pursuance of these purposes, that are the occasion for today’s litigation. The
‘advancement of religion’ is now seen through this perspective.
In summary, the place of worship, and associated with it the maintenance or
enrichment of the place, its furnishings, and its ceremonies and rituals, have been
regarded as being at the centre of what is charitable. More remote from the centre are
activities of any other kind, though all activities must be in furtherance of purpose. Here
the consistent test is whether the activity is entirely or principally concerned with
furthering the aims of the religion. If the nature of the activity appears to be too remote
from that furtherance, the activity will not be charitable. If the purpose justifying the
activity is itself non-charitable, that will not be a concern if that purpose is subsidiary to
and supportive of a major charitable purpose; the subsidiary is accepted as part of the
charitable purpose. Finally, increasing tolerance has steadily removed objections to
religious creeds and practices other than those of Anglicanism.
However, the observation must be made to which any non-religious observer
would point. The process accepted by the courts in all jurisdictions that have followed
the Statute of Charitable Uses and the Pemsel categorization was channeled until the
nineteenth century through the courts of a post-Reformation Christian society.
Historically, courts of states whose population is Christian have accepted organized
religion as being indigenous to society. As a consequence it is the Christian ethic and
faith that have been received as charitable. Post-1830 liberalism ushered in a later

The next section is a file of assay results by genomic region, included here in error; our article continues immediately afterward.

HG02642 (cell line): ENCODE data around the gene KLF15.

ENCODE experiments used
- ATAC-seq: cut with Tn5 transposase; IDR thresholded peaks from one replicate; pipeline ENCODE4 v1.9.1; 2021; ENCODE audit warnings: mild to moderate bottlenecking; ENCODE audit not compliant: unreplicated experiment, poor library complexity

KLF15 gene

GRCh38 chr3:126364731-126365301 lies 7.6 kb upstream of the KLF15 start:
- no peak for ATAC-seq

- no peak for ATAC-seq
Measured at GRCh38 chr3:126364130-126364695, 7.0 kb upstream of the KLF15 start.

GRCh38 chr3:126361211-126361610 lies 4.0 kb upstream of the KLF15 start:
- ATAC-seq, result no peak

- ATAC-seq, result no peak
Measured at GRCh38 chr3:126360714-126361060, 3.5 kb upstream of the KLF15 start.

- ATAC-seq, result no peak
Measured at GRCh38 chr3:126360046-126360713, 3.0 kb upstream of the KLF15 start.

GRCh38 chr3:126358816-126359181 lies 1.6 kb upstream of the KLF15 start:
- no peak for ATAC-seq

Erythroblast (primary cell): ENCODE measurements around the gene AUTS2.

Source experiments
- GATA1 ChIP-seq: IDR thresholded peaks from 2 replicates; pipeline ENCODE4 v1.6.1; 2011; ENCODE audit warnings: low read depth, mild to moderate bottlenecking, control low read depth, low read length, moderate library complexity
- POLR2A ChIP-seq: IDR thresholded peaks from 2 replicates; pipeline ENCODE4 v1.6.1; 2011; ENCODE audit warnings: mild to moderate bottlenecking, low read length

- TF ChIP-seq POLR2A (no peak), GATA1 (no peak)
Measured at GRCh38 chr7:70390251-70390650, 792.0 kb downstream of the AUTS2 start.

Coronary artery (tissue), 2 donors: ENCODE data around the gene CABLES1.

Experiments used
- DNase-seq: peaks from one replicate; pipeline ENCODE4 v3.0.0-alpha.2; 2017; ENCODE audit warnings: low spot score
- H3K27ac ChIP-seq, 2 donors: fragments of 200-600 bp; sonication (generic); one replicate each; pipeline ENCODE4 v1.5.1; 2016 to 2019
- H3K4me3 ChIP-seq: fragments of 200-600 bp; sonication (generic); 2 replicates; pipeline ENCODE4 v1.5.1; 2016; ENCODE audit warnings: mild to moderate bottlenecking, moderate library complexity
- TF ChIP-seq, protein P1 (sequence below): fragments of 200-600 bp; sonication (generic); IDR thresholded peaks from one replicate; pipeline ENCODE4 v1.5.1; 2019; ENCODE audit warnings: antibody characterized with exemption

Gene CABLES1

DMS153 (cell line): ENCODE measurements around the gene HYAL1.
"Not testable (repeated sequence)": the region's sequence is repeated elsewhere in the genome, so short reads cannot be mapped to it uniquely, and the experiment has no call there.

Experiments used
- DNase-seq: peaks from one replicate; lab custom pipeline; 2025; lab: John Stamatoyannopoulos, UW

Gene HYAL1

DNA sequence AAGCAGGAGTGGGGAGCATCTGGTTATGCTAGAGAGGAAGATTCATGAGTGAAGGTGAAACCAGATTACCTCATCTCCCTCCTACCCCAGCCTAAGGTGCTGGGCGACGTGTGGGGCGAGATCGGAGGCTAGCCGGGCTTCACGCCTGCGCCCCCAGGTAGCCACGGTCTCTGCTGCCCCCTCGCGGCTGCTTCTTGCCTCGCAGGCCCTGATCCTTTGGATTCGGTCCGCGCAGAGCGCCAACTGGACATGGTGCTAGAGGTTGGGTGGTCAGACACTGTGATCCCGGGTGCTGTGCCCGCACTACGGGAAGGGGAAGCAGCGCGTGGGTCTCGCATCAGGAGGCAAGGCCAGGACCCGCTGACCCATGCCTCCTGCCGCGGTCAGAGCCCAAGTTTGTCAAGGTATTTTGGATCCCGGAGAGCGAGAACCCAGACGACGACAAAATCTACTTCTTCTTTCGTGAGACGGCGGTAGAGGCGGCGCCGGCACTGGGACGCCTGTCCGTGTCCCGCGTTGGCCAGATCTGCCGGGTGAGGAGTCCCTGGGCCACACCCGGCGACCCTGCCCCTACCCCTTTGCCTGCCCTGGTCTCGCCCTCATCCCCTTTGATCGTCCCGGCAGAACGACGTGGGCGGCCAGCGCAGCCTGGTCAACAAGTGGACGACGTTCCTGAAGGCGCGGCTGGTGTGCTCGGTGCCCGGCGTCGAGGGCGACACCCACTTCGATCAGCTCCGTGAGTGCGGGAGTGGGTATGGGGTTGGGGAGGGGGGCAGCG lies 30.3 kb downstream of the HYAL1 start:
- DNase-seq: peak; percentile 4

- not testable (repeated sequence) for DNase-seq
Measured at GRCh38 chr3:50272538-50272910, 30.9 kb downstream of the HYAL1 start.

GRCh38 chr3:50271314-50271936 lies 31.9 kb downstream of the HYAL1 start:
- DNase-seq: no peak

twentieth century multi-culturalism that was previously unknown.
Probably not, and nothing like it is within the instances of ‘advancement of religion’ that the CRA
provides in its ‘Notes and Questions for a Discussion’, supra, note 2.
The relationship of charity and religion
There is no definition of charity in the common law jurisdictions, and there never
has been. Parliament at Westminster in 2006 made charity the subject of some
clarification for England and Wales by “listing a large number of purposes that are seen
as charitable”, 16 but the list is not definitive and no one could say the 2006 Act ‘defines’
charity. 17 ‘Charity’ is a technical legal reference to the purposes of organizations, or of
the gifts of individuals, that are approved by case precedent, or statute, and are for the
public benefit. Benevolence or philanthropy is something else, with no legal meaning,
and non-profit organizations for public benefit but whose purposes are not listed are not
What has been taking place since the nineteenth century is the enactment of
legislation and regulation on particular matters, such as income tax and local real